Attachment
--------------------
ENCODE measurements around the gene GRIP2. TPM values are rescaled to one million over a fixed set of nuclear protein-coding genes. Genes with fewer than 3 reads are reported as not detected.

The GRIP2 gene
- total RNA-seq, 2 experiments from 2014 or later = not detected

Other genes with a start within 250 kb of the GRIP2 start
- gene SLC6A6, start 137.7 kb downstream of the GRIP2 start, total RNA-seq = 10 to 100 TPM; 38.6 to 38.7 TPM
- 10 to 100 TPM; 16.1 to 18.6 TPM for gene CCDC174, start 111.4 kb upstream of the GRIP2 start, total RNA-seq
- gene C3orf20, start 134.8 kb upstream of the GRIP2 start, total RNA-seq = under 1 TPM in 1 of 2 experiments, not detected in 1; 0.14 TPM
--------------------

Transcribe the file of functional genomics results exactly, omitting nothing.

ENCODE measurements around the gene GRIP2. TPM values are rescaled to one million over a fixed set of nuclear protein-coding genes. Genes with fewer than 3 reads are reported as not detected.

The GRIP2 gene
- total RNA-seq, 2 experiments from 2014 or later = not detected

Other genes with a start within 250 kb of the GRIP2 start
- gene SLC6A6, start 137.7 kb downstream of the GRIP2 start, total RNA-seq = 10 to 100 TPM; 38.6 to 38.7 TPM
- 10 to 100 TPM; 16.1 to 18.6 TPM for gene CCDC174, start 111.4 kb upstream of the GRIP2 start, total RNA-seq
- gene C3orf20, start 134.8 kb upstream of the GRIP2 start, total RNA-seq = under 1 TPM in 1 of 2 experiments, not detected in 1; 0.14 TPM